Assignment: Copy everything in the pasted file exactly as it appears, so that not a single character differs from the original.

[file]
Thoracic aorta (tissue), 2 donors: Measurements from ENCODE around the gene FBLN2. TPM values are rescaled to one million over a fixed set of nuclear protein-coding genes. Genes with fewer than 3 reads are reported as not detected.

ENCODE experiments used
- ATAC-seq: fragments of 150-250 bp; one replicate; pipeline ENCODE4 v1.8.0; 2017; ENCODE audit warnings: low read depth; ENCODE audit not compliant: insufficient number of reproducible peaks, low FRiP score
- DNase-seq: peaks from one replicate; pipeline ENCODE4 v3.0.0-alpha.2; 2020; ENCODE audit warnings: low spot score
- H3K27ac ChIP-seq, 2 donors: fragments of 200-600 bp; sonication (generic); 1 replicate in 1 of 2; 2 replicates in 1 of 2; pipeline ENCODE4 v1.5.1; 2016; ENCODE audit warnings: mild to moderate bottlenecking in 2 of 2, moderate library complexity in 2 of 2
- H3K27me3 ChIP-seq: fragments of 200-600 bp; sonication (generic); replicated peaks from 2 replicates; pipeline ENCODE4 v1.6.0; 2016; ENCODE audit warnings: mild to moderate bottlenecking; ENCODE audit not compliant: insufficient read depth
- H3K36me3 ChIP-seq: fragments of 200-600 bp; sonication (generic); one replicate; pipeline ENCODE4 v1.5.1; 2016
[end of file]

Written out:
Thoracic aorta (tissue), 2 donors: Measurements from ENCODE around the gene FBLN2. TPM values are rescaled to one million over a fixed set of nuclear protein-coding genes. Genes with fewer than 3 reads are reported as not detected.

ENCODE experiments used
- ATAC-seq: fragments of 150-250 bp; one replicate; pipeline ENCODE4 v1.8.0; 2017; ENCODE audit warnings: low read depth; ENCODE audit not compliant: insufficient number of reproducible peaks, low FRiP score
- DNase-seq: peaks from one replicate; pipeline ENCODE4 v3.0.0-alpha.2; 2020; ENCODE audit warnings: low spot score
- H3K27ac ChIP-seq, 2 donors: fragments of 200-600 bp; sonication (generic); 1 replicate in 1 of 2; 2 replicates in 1 of 2; pipeline ENCODE4 v1.5.1; 2016; ENCODE audit warnings: mild to moderate bottlenecking in 2 of 2, moderate library complexity in 2 of 2
- H3K27me3 ChIP-seq: fragments of 200-600 bp; sonication (generic); replicated peaks from 2 replicates; pipeline ENCODE4 v1.6.0; 2016; ENCODE audit warnings: mild to moderate bottlenecking; ENCODE audit not compliant: insufficient read depth
- H3K36me3 ChIP-seq: fragments of 200-600 bp; sonication (generic); one replicate; pipeline ENCODE4 v1.5.1; 2016